Stern warning: A banner declaring a park in Rawang as a dengue outbreak zone. The Selangor government has drawn up a plan to combat the menace. — FAIHAN GHANI/The Star
PETALING JAYA: The number of dengue cases last year paints a scary picture. There was a more than 50% jump in the number of deaths caused by dengue compared to 2014.
This, according to the Health Ministry, was the highest number of dengue deaths ever recorded in the country.
According to the ministry, 336 people – an average of 28 a month – died from dengue last year compared to 215 in 2014, a rise of 56.3%.
There was also an increase of 11.2% in the number of dengue cases throughout last year, up from 108,698 in 2014 to 120,836 cases.
That’s 333 cases a month or 110 cases each day!
The ministry is now cautioning people to brace for an equally bad, if not worse, year ahead.
The ministry’s Vector Borne Disease Sector (Disease Control Division) head Dr Rose Nani Mudin said the upward trend of dengue cases recorded in the country, corresponded with the rest of the world.
“World Health Organisation’s (WHO) data also showed the number of cases increasing each year globally.
“The upward trend is also observed in other countries (with dengue), number of cases have been continuously increasing.
“It’s a global phenomenon,” said Dr Rose, who is also an epidemiologist.
The ministry’s data also showed there were 145 dengue hotspots in the country, with Selangor having the highest number of hotspots at 107.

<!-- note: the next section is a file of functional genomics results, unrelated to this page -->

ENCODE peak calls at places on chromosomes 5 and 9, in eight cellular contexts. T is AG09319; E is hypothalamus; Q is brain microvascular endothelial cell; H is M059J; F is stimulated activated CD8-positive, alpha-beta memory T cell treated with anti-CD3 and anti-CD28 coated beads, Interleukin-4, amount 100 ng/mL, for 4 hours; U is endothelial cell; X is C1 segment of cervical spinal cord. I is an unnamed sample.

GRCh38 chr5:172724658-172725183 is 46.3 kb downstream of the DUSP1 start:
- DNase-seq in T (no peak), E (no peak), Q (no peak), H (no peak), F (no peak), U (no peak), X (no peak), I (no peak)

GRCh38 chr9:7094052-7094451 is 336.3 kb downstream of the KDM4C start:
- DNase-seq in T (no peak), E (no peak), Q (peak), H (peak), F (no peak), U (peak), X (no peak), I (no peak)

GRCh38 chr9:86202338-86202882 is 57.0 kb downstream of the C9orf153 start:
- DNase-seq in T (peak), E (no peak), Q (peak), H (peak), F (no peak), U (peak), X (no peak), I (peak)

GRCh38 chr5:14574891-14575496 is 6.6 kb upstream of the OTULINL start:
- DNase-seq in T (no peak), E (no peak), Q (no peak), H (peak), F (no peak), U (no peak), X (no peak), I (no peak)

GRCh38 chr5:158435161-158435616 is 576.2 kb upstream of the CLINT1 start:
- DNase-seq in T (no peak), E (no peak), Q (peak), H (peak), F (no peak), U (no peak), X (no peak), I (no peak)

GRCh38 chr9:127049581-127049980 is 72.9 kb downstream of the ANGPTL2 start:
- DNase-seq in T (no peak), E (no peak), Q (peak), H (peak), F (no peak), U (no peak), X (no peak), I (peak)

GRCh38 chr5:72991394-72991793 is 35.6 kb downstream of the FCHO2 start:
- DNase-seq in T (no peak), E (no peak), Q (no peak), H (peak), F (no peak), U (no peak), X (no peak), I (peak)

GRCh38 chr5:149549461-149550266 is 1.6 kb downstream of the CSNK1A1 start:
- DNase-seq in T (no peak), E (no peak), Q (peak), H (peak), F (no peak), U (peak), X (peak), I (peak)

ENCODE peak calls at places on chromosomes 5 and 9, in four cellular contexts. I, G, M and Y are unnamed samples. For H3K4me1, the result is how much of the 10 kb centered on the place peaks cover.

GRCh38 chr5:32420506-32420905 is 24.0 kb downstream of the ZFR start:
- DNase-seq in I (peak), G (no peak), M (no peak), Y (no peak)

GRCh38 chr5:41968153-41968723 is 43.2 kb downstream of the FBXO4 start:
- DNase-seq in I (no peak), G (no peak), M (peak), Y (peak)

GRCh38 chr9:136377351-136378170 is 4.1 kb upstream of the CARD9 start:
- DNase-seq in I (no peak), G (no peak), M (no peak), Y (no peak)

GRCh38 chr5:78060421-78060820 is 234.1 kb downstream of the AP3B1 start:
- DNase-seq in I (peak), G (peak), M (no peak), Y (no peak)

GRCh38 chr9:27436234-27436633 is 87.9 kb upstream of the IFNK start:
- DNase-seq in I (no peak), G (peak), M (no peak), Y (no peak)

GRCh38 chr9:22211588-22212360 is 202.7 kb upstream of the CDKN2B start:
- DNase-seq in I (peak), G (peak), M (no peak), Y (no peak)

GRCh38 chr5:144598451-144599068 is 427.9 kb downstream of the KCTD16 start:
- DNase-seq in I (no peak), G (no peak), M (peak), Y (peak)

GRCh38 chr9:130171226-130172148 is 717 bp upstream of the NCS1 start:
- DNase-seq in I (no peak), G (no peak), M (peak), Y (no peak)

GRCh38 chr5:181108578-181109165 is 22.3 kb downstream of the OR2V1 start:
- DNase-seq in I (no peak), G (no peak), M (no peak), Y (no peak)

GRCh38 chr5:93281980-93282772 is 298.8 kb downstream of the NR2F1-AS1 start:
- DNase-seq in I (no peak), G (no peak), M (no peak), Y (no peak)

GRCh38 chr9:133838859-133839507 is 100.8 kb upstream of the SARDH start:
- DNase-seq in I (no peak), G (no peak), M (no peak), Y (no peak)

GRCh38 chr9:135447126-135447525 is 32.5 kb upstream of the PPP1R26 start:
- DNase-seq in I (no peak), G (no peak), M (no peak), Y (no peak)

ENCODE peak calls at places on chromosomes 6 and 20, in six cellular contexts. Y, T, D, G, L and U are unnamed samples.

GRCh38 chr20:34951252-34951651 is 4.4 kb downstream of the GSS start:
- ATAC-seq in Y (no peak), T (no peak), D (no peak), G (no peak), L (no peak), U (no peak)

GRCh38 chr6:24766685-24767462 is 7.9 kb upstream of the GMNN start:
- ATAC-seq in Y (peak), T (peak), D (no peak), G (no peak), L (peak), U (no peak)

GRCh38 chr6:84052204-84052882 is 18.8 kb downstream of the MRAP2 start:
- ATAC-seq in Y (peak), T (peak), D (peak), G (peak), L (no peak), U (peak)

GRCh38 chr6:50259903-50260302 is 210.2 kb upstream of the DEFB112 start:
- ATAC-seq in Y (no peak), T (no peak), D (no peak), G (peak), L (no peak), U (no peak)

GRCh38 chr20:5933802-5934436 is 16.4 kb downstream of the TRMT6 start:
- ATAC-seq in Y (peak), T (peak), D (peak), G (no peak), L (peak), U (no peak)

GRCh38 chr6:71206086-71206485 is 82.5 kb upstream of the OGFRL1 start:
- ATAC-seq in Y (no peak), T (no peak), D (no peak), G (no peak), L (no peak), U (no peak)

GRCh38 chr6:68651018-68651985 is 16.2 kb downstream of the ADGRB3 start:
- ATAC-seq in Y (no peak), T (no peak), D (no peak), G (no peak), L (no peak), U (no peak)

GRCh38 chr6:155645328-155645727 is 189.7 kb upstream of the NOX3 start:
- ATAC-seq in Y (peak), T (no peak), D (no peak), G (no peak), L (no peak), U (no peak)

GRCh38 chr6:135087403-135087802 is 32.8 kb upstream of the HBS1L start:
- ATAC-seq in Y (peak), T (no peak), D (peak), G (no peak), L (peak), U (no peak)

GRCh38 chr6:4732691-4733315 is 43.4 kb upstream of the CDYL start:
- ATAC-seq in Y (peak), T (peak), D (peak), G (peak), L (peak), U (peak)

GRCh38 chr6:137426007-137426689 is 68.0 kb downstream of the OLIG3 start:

Other hotspots are in Johor (23), Perak (9), and Penang (3), while Kuala Lumpur, Putrajaya, Negri Sembilan and Sabah have one each.
Dr Rose said climate change could be one of the factors contributing to the spike in dengue cases.
“Alternate rainy and hot seasons cause the Aedes breeding to increase,” she said, adding that water collected in stagnant containers during the rainy season could worsen the situation.
She said another factor was serotype changes in the dengue virus.
“Four to five months after a serotype shift, when one dengue serotype becomes prevalent, cases would increase due to lack of immunity against the new serotype.”
Poor community behaviour also contributed to the prevalence of the Aedes mosquitoes.
“Poor environmental cleanliness due to littering and inappropriate solid waste disposal are the main issues in the country and this resulted in the high Aedes breeding index,” she said.
Malaysian Medical Association (MMA) president Dr Ashok Zachariah Phillip said many Malaysians only dengue-proofed their houses but not their neighbourhood.
“Most Malaysians are quite aware of the dangers of dengue but they don’t proactively go around and try and prevent it.
“They just take care of the areas around their house and that’s about it,” said Dr Ashok.
However, he said, the main breeding areas for Aedes mosquitoes were construction sites and places with a lot of debris and litter.
“That is where the breeding grounds are. Many of the hotspots are close to construction areas,” he said, adding that the community could take part in preventing Aedes breeding by cleaning their neighbourhood together and the council could send teams to construction sites to check on its cleanliness.